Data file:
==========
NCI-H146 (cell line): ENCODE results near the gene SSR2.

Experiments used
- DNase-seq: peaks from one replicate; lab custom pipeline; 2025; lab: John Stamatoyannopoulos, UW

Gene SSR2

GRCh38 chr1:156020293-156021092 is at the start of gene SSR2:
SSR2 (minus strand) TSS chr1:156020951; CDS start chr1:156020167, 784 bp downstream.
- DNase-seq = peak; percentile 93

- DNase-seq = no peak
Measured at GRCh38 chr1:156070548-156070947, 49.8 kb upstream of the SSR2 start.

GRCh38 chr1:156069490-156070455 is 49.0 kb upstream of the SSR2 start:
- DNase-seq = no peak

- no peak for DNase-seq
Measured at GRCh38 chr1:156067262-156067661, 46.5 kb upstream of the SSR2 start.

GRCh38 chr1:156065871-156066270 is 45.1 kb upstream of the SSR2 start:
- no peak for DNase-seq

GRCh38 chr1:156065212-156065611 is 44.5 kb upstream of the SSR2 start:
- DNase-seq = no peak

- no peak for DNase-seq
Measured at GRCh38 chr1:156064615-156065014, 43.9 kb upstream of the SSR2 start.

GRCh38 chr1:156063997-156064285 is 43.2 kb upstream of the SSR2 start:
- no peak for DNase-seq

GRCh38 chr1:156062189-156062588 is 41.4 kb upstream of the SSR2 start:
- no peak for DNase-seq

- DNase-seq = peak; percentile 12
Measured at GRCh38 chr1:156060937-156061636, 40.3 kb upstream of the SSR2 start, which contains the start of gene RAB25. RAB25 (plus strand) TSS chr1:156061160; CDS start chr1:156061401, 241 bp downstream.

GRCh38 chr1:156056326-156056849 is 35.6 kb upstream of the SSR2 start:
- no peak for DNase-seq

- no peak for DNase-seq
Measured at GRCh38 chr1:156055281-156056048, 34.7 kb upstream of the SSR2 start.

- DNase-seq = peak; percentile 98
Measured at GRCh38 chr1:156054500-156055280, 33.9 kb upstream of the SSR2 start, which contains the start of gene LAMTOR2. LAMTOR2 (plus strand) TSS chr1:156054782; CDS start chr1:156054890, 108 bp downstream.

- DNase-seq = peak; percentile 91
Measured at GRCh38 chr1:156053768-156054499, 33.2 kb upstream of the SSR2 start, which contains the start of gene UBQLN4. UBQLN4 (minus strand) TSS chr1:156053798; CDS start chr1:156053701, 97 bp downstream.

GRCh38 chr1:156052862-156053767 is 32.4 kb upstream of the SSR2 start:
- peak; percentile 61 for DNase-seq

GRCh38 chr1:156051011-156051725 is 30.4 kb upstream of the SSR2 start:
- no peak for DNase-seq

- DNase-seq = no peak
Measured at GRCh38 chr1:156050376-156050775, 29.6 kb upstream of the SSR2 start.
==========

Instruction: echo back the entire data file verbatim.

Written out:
NCI-H146 (cell line): ENCODE results near the gene SSR2.

Experiments used
- DNase-seq: peaks from one replicate; lab custom pipeline; 2025; lab: John Stamatoyannopoulos, UW

Gene SSR2

GRCh38 chr1:156020293-156021092 is at the start of gene SSR2:
SSR2 (minus strand) TSS chr1:156020951; CDS start chr1:156020167, 784 bp downstream.
- DNase-seq = peak; percentile 93

- DNase-seq = no peak
Measured at GRCh38 chr1:156070548-156070947, 49.8 kb upstream of the SSR2 start.

GRCh38 chr1:156069490-156070455 is 49.0 kb upstream of the SSR2 start:
- DNase-seq = no peak

- no peak for DNase-seq
Measured at GRCh38 chr1:156067262-156067661, 46.5 kb upstream of the SSR2 start.

GRCh38 chr1:156065871-156066270 is 45.1 kb upstream of the SSR2 start:
- no peak for DNase-seq

GRCh38 chr1:156065212-156065611 is 44.5 kb upstream of the SSR2 start:
- DNase-seq = no peak

- no peak for DNase-seq
Measured at GRCh38 chr1:156064615-156065014, 43.9 kb upstream of the SSR2 start.

GRCh38 chr1:156063997-156064285 is 43.2 kb upstream of the SSR2 start:
- no peak for DNase-seq

GRCh38 chr1:156062189-156062588 is 41.4 kb upstream of the SSR2 start:
- no peak for DNase-seq

- DNase-seq = peak; percentile 12
Measured at GRCh38 chr1:156060937-156061636, 40.3 kb upstream of the SSR2 start, which contains the start of gene RAB25. RAB25 (plus strand) TSS chr1:156061160; CDS start chr1:156061401, 241 bp downstream.

GRCh38 chr1:156056326-156056849 is 35.6 kb upstream of the SSR2 start:
- no peak for DNase-seq

- no peak for DNase-seq
Measured at GRCh38 chr1:156055281-156056048, 34.7 kb upstream of the SSR2 start.

- DNase-seq = peak; percentile 98
Measured at GRCh38 chr1:156054500-156055280, 33.9 kb upstream of the SSR2 start, which contains the start of gene LAMTOR2. LAMTOR2 (plus strand) TSS chr1:156054782; CDS start chr1:156054890, 108 bp downstream.

- DNase-seq = peak; percentile 91
Measured at GRCh38 chr1:156053768-156054499, 33.2 kb upstream of the SSR2 start, which contains the start of gene UBQLN4. UBQLN4 (minus strand) TSS chr1:156053798; CDS start chr1:156053701, 97 bp downstream.

GRCh38 chr1:156052862-156053767 is 32.4 kb upstream of the SSR2 start:
- peak; percentile 61 for DNase-seq

GRCh38 chr1:156051011-156051725 is 30.4 kb upstream of the SSR2 start:
- no peak for DNase-seq

- DNase-seq = no peak
Measured at GRCh38 chr1:156050376-156050775, 29.6 kb upstream of the SSR2 start.